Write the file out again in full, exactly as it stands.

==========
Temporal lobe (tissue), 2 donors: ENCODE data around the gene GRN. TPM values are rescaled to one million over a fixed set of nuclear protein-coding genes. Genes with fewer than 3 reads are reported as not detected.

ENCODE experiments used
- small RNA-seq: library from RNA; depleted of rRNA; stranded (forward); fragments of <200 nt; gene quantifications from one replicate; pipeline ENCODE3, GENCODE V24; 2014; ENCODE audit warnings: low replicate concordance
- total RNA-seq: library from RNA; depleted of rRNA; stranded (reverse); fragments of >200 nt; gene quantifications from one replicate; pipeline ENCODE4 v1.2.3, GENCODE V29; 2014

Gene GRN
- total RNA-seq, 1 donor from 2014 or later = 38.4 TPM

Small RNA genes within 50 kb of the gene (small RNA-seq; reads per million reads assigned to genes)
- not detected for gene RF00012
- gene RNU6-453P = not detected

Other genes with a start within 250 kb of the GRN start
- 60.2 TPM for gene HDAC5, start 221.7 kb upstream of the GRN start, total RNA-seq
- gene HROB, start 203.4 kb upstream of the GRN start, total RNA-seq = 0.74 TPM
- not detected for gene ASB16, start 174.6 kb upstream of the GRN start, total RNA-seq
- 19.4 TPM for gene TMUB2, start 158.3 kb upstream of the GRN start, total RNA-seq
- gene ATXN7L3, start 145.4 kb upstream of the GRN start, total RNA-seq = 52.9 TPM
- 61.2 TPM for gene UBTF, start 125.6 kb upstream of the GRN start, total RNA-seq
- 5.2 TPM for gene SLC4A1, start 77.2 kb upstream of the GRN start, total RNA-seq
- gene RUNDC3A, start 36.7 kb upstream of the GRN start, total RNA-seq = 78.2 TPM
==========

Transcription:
Temporal lobe (tissue), 2 donors: ENCODE data around the gene GRN. TPM values are rescaled to one million over a fixed set of nuclear protein-coding genes. Genes with fewer than 3 reads are reported as not detected.

ENCODE experiments used
- small RNA-seq: library from RNA; depleted of rRNA; stranded (forward); fragments of <200 nt; gene quantifications from one replicate; pipeline ENCODE3, GENCODE V24; 2014; ENCODE audit warnings: low replicate concordance
- total RNA-seq: library from RNA; depleted of rRNA; stranded (reverse); fragments of >200 nt; gene quantifications from one replicate; pipeline ENCODE4 v1.2.3, GENCODE V29; 2014

Gene GRN
- total RNA-seq, 1 donor from 2014 or later = 38.4 TPM

Small RNA genes within 50 kb of the gene (small RNA-seq; reads per million reads assigned to genes)
- not detected for gene RF00012
- gene RNU6-453P = not detected

Other genes with a start within 250 kb of the GRN start
- 60.2 TPM for gene HDAC5, start 221.7 kb upstream of the GRN start, total RNA-seq
- gene HROB, start 203.4 kb upstream of the GRN start, total RNA-seq = 0.74 TPM
- not detected for gene ASB16, start 174.6 kb upstream of the GRN start, total RNA-seq
- 19.4 TPM for gene TMUB2, start 158.3 kb upstream of the GRN start, total RNA-seq
- gene ATXN7L3, start 145.4 kb upstream of the GRN start, total RNA-seq = 52.9 TPM
- 61.2 TPM for gene UBTF, start 125.6 kb upstream of the GRN start, total RNA-seq
- 5.2 TPM for gene SLC4A1, start 77.2 kb upstream of the GRN start, total RNA-seq
- gene RUNDC3A, start 36.7 kb upstream of the GRN start, total RNA-seq = 78.2 TPM